The Museo Nacional de Antropologia in Mexico City is one of the most important museums in Mexico and houses one of the world’s largest collections of archaeological and anthropological artifacts dating from prehispanic Mayan civilizations to the Spanish conquest. It was designed by Pedro Ramírez VázquezJorge Campuzano and Rafael Mijares and  inaugurated in 1964.   Within its 23 exhibition rooms, Mayan, Olmec, Aztec, Mixtec, Zapotec, Teotihuacan and Toltecas well as more contemporary indigenous cultures are represented. The museum is surrounded by gardens accessible from the exhibition rooms where more artefacts, ruins and replicas can be found amongst the foliage.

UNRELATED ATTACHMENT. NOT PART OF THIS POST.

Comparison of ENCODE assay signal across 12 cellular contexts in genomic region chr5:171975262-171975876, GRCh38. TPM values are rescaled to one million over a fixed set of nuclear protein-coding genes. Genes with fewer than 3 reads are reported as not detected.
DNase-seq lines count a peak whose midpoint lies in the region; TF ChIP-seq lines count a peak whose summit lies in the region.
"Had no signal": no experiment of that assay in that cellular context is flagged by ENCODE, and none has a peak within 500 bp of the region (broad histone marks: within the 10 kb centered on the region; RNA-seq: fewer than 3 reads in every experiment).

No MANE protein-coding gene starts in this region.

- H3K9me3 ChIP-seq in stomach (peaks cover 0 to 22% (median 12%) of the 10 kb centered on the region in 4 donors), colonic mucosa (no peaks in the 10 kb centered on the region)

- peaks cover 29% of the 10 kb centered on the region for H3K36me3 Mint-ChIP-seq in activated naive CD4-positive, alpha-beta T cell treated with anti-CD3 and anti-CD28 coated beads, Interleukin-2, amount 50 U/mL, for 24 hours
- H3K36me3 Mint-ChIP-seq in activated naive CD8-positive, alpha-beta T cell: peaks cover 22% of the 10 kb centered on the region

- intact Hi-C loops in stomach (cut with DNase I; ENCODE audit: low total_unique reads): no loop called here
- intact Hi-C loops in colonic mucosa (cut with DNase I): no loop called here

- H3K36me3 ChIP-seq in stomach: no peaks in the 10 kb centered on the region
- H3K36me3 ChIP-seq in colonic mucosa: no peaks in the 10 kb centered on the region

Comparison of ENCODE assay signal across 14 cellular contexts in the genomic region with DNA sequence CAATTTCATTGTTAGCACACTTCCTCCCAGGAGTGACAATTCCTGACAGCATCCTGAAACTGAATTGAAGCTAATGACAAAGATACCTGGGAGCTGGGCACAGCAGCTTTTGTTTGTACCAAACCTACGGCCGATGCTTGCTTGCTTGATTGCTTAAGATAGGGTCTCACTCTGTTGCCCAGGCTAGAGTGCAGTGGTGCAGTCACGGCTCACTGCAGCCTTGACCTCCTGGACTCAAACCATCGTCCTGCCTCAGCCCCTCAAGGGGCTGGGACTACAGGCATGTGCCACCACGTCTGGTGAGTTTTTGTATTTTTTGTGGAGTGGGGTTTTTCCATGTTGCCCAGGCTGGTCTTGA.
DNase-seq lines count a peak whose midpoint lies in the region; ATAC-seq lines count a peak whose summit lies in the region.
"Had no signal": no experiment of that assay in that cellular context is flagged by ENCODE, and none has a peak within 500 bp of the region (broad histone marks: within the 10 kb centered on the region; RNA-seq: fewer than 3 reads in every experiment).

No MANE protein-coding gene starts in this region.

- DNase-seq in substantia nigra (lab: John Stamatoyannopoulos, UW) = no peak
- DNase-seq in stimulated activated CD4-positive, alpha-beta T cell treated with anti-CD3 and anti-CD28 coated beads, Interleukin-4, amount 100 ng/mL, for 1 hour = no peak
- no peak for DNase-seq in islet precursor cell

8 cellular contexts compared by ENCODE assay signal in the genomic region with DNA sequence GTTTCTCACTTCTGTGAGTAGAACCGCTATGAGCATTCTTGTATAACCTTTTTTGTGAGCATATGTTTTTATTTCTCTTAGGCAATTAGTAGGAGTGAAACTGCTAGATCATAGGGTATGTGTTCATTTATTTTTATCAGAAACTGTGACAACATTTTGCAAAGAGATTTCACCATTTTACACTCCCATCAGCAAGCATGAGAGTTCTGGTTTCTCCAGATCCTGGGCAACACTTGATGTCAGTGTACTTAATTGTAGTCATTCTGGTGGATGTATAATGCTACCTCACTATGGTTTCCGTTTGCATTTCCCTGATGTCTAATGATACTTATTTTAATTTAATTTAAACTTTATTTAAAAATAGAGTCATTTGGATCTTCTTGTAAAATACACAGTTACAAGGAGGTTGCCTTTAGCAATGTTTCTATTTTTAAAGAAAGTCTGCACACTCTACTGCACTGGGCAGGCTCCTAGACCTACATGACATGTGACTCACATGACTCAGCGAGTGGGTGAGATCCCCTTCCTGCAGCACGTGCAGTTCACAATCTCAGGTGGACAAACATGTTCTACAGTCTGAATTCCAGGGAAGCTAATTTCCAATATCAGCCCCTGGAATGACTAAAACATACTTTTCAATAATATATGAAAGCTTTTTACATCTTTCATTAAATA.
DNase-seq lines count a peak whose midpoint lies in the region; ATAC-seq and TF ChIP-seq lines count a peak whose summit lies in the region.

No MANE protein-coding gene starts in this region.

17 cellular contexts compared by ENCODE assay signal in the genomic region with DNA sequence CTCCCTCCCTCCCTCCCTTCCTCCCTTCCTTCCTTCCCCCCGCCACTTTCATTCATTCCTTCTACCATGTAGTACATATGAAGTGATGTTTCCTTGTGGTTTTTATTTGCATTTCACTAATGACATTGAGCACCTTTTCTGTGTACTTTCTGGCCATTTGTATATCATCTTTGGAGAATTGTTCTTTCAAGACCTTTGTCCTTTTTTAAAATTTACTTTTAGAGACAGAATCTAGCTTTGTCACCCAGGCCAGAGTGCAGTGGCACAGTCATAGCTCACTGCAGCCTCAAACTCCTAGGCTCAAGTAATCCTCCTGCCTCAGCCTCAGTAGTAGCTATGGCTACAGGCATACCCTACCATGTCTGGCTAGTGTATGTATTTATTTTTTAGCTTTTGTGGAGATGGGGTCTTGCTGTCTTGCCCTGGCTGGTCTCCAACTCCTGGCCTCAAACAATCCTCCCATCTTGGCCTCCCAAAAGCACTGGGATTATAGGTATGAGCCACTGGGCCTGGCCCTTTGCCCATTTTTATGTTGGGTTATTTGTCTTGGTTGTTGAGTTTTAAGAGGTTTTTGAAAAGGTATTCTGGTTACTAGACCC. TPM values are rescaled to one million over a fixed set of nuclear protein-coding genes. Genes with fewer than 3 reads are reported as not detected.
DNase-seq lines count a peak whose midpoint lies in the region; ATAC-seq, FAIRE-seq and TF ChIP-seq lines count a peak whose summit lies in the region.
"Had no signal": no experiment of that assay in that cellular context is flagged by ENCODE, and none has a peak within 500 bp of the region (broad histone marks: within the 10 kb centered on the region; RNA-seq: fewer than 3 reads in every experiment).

While the vast collection can be challenging to take in all at once, just walking through the museum and enjoying the architecture and gardens is worth the visit.


Olmeca-Xicalanca – Cacaxtla bird man mural.


Masks used by the Cora community during the Judea Cora Holy Week.


Traditional costumes used by dancers in various celebrations.


Mural detail by Carlos Merida, 1964


Sierra de Puebla painting.


The museum windows reflect the highrise buildings in the neighborhood of Polanco nearby.

Leave a Reply

Your email address will not be published. Required fields are marked *